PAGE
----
245. Talk About Ideas
  246. Monitor Your Performance
  247. Clean Your Refrigerator
  248. Treat a Minor Injury
  249. Change the Air Filter
  250. Make Moroccan Meatballs
  251. Choose My Circles Wisely
  252. Begin Again
  253. Get Acupuncture
  254. Plan a Vacation
  255. Remember
  256. Try Matcha Tea
  257. Get New Socks
  258. Commit
  259. Speak Up
  260. Prepare a Snack Board
  261. Update Your Wardrobe
  262. Sort & Purge
  263. Tour a Food Forest
  264. Be True To Yourself
  265. Donate to Charity
  266. Coordinate a Walking Meeting
  267. Ask Questions
  268. Get Your Hands Dirty
  269. Pack a Mobile Emergency Kit
  270. Plant a Tribute
  271. Enjoy a Sweet Treat
  272. Connect Dots
  273. Sip Bubbles
  274. Eat Fresh Figs
  275. Celebrate
  276. Melt
  277. Moisturize
  278. Catch Up
  279. Evaluate Your Social Media Activity
  280. Be Negative
  281. Understand Your Personality
  282. Hire a Coach
  283. Read a Book
  284. Spend Quality Time
  285. Create a Manifestation Space
  286. Reconnect with a Friend
  287. Stay Open
  288. Prepare for Emergencies
  289. Set a Deadline
  290. Do Something for Love
  291. Make Space
  292. Cook with rosemary (or other culinary herbs)
  293. Arrive (rather than impose)
  294. Buy coffee for a stranger
  295. Make a vegan dish
  296. Learn more about your body
  297. Just be
  298. Establish a morning ritual
  299. Give a random gift
  300. Try reflexology
  301. Try new exercises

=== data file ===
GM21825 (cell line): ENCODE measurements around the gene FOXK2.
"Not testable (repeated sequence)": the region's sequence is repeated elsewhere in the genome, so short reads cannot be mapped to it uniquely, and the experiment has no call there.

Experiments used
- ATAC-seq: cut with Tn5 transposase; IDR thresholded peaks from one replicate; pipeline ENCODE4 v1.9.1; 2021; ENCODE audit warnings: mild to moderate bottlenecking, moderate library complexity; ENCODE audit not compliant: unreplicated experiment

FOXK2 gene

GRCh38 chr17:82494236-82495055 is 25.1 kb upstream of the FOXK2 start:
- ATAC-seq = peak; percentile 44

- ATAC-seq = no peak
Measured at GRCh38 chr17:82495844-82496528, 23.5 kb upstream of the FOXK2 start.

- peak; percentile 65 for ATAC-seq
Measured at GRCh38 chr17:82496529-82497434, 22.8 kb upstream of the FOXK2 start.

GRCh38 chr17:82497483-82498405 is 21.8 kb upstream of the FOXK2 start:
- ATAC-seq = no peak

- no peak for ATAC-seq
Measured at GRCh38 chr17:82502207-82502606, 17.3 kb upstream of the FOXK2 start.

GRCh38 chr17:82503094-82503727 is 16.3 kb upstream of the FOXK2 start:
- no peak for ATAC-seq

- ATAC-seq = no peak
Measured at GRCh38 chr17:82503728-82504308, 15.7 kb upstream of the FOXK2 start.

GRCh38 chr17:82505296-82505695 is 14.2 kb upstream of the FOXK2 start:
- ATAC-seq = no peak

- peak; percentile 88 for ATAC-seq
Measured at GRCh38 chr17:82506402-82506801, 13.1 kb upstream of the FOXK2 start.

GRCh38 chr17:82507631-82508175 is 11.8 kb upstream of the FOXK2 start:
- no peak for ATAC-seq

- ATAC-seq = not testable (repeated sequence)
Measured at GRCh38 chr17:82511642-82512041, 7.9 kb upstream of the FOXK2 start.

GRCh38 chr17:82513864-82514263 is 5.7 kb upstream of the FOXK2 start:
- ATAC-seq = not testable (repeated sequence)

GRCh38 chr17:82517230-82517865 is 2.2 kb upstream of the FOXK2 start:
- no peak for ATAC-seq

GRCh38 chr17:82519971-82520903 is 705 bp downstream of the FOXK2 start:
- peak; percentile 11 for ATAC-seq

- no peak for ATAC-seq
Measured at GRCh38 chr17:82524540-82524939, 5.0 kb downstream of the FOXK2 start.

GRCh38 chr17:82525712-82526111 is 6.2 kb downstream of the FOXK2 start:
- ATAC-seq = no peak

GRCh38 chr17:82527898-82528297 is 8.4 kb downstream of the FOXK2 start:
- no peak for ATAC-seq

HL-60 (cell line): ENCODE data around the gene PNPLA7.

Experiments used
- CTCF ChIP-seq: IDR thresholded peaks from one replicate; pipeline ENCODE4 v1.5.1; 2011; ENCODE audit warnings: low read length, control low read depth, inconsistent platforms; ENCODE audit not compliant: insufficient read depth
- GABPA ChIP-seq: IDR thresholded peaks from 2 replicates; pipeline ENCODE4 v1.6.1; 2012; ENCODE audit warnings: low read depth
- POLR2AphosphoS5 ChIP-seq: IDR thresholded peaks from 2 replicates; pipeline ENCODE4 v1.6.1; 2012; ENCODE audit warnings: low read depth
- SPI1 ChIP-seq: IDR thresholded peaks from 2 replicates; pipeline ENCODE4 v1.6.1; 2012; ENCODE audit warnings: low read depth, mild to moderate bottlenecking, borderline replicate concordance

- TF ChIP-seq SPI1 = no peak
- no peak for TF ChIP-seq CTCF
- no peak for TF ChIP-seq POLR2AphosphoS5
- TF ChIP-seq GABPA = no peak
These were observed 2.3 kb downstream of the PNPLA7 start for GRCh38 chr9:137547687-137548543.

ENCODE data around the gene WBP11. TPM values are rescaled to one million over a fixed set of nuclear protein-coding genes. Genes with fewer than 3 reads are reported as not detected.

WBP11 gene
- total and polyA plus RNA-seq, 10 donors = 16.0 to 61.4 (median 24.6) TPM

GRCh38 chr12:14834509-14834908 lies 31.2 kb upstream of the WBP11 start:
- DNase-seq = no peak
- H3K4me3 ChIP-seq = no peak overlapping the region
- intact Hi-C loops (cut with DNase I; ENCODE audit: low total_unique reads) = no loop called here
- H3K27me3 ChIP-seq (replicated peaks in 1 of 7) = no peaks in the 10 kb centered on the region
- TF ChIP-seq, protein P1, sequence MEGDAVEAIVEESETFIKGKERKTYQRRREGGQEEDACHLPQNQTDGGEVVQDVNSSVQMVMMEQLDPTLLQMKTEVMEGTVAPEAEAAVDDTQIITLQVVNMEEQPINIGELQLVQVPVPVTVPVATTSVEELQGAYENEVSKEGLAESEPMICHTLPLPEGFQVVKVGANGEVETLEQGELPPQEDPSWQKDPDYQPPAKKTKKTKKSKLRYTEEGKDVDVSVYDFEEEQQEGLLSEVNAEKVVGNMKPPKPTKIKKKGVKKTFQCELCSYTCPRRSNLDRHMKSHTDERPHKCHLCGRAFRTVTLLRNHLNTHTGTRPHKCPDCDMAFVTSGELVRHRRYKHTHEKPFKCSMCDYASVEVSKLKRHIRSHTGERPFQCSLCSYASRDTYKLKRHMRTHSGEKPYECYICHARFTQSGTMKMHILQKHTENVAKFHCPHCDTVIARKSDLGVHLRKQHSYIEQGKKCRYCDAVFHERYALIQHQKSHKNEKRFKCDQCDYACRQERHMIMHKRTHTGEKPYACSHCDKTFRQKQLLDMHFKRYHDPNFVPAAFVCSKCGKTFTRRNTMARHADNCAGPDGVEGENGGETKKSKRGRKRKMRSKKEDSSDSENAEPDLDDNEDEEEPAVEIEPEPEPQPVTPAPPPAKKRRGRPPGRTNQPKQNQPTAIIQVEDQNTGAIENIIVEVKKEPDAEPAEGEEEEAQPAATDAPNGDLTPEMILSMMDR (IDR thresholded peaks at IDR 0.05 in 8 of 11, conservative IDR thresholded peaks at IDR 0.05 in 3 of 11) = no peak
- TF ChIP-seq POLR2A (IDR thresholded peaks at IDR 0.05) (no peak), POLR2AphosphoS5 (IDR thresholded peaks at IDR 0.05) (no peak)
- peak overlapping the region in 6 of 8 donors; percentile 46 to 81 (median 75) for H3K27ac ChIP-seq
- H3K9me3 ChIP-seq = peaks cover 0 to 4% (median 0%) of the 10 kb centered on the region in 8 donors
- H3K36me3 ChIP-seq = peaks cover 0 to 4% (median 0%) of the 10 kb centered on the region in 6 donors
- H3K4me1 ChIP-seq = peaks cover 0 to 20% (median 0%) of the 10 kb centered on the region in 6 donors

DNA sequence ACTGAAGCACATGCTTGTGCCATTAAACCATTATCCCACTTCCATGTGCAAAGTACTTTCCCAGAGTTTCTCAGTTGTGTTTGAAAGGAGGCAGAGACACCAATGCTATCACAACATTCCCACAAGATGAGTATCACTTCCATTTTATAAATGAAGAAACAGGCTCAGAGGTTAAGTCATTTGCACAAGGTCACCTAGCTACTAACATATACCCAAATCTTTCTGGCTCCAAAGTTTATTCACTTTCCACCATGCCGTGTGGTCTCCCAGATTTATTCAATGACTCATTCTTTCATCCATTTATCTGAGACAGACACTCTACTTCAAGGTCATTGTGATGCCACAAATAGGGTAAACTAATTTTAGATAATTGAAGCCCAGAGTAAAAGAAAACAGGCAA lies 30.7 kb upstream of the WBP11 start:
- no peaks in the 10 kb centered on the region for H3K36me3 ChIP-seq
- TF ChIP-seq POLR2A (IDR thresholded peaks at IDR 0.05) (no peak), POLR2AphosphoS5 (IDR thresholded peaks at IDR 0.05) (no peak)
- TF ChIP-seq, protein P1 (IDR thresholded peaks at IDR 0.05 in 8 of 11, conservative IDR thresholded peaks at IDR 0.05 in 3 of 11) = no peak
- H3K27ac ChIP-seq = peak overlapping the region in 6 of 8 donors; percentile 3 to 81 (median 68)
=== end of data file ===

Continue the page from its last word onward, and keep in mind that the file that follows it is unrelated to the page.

302. Vote
  303. Experiment with a sourdough starter (or other cultured food)
  304. Organize your personal space
  305. Collaborate
  306. Write down your soul
  307. Learn bonsai
  308. Create an afternoon of self-care
  309. Island (s)hop with a friend
  310. Crochet (or create something)
  311. Rake leaves
  312. Live vicariously
  313. Sit with ambivalence
  314. Gain an understanding of politics
  315. Evaluate what’s essential
  316. Clear your calendar
  317. Ask for what you need
  318. Practice something that’s difficult for you
  319. Maintain financial harmony
  320. Have a kind disagreement
  321. Support a friend
  322. Brainstorm
  323. Learn something new
  324. Rearrange furniture
  325. Decorate
  326. See your favorite band live
  327. Try reiki
  328. Bake a pie
  329. Prepare a special meal
  330. Watch a funny movie
  331. Look up
  332. Do chores early
  333. Make a list
  334. Email yourself ideas
  335. Arrive early
  336. Warm up
  337. Learn to knit (or some other form of art)
  338. Notice the little things
  339. Watch it snow
  340. Drive slowly
  341. Choose theme words
  342. Stay open
  343. Move forward
  344. Have faith
  345. Don’t make plans
  346. Stay in your jammies
  347. Stay in touch with mentors
  348. Relax at the spa
  349. Learn about gun safety
  350. Get a fluoride treatment
  351. Call in a professional
  352. Go to the symphony
  353. Challenge yourself
  354. Listen to an inspiring audio book
  355. Read old journals
  356. Be a caregiver
  357. Have coffee with a friend
  358. Find a “plan B”
  359. Enjoy a holiday tradition
  360. Feel grateful